The last decade has witnessed a period of great activity in the development of serologic procedures for the detection and control of syphilis. The literature on this subject is too voluminous to warrant a complete résumé. In general, excellent agreement of methods is recorded with regard to the diagnosis1 of syphilis, and some investigators have reported that the majority of discordant results in serologic tests occur in latent cases and in old cases in which treatment has been given.2 From the points of view of both diagnosis and control of treatment, these methods include the complement-fixation procedures of Kolmer and the New York State Department of Health and the precipitation or flocculation tests of Hinton, Kahn, Kline, Meinicke (Meinicke-Klärungsreaktion), Müller (Müller-Ballungsreaktion), Sachs-Georgi and Vernes. None of these investigators employed all of the aforementioned methods; in fact, usually only three or four methods were included in a study.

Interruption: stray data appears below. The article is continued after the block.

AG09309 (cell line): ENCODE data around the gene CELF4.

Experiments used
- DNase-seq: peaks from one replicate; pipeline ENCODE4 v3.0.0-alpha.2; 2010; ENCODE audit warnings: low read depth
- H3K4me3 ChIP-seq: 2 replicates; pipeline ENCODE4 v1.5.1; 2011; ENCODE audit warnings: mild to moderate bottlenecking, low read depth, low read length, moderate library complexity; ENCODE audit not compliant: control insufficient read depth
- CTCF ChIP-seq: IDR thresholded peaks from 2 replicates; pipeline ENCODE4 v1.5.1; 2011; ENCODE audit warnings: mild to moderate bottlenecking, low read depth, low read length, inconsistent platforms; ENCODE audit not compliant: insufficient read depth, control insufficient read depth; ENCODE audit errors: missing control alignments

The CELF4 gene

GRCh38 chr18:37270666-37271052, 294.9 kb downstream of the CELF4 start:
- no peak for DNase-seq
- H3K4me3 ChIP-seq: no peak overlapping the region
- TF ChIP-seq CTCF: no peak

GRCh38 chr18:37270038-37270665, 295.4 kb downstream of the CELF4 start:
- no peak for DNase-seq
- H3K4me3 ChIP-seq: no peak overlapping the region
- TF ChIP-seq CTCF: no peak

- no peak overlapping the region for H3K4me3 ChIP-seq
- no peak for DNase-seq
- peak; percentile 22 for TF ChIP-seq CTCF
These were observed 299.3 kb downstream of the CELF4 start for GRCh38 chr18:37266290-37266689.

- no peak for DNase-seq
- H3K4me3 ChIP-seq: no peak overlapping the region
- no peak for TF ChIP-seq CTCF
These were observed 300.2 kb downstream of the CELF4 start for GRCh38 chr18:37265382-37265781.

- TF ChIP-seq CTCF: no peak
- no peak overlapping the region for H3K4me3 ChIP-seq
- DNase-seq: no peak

KURTZ MB, ZENTMIRE Z. SEROLOGIC TESTS FOR SYPHILIS, WITH SPECIAL REFERENCE TO TREATMENT: A COMPARATIVE STUDY. Arch Derm Syphilol. 1931;24(1):104–107. doi:10.1001/archderm.1931.01450010109009
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